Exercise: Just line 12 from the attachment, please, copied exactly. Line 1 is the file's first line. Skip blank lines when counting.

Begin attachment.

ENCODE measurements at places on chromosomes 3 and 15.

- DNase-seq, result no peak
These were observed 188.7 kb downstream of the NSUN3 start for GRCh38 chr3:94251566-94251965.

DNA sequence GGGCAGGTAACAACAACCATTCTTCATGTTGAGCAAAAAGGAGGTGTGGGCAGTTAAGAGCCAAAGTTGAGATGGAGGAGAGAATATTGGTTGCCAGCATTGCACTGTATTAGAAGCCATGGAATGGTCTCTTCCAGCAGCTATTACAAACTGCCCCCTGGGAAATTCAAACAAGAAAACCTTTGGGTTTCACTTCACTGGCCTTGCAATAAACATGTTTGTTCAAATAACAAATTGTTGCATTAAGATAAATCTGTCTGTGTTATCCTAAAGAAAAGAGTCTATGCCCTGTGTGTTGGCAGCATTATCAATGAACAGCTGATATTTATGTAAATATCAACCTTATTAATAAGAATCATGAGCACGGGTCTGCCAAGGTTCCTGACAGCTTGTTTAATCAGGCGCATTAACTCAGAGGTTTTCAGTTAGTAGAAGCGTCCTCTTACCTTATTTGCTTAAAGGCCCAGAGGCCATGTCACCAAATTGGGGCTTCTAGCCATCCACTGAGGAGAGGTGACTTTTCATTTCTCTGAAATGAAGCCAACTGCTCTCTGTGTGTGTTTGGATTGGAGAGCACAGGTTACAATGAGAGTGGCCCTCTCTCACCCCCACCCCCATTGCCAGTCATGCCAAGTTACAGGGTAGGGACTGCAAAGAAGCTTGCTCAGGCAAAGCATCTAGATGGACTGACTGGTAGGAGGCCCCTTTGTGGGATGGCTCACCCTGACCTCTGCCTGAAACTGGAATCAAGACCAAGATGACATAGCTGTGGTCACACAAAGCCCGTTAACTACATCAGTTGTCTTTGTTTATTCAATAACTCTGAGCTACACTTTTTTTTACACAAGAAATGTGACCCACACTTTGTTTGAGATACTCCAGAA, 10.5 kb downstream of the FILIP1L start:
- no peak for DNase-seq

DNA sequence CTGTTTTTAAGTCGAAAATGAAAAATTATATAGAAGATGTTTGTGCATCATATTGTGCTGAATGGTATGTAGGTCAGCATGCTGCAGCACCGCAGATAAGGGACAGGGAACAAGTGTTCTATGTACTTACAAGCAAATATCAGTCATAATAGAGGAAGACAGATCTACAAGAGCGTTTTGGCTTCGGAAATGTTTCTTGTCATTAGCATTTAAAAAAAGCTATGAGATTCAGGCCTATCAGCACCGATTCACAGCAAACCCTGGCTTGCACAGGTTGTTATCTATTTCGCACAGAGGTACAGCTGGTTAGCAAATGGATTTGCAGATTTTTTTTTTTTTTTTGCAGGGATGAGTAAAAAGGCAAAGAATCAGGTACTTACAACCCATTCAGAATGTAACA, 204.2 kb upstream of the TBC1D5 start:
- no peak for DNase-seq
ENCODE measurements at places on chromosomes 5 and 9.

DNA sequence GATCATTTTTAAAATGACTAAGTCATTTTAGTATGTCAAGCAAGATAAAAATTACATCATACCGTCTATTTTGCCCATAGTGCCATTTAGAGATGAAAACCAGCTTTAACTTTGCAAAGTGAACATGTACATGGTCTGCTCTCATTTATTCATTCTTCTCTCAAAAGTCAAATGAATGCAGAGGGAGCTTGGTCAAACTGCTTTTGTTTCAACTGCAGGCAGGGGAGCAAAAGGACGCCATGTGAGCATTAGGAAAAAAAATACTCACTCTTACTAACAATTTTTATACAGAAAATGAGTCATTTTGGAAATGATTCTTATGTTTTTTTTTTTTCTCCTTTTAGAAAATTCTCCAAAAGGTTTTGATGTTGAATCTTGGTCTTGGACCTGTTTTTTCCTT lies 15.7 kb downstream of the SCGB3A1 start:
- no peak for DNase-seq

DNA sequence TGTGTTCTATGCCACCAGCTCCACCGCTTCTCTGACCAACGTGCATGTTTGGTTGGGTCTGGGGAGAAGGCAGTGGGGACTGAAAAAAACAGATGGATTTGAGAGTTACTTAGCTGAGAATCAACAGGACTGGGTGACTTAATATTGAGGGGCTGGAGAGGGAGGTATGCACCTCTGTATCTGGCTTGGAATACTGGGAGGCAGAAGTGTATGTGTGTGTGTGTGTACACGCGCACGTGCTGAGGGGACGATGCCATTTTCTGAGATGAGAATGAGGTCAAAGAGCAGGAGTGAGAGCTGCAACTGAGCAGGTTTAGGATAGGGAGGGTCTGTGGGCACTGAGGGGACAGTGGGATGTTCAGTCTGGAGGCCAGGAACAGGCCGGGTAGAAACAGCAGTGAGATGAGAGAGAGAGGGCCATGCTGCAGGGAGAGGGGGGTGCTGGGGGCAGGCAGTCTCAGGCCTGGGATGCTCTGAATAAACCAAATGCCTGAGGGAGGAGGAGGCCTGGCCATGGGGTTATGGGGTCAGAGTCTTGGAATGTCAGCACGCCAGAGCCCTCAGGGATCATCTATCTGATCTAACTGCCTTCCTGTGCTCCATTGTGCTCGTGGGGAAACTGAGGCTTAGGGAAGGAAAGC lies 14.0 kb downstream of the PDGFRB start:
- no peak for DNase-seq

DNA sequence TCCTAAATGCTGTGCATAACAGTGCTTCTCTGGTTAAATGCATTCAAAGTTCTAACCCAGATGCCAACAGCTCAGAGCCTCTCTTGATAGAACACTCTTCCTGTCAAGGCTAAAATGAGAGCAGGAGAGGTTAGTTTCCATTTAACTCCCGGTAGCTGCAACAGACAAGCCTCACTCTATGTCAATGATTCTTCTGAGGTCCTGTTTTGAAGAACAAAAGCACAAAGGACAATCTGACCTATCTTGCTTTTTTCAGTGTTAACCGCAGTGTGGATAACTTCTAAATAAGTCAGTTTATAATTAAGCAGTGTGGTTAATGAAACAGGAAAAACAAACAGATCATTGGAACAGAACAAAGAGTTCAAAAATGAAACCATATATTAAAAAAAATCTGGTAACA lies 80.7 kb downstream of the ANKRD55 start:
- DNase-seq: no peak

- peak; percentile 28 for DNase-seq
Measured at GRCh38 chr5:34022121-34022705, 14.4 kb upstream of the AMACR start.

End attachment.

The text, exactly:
- no peak for DNase-seq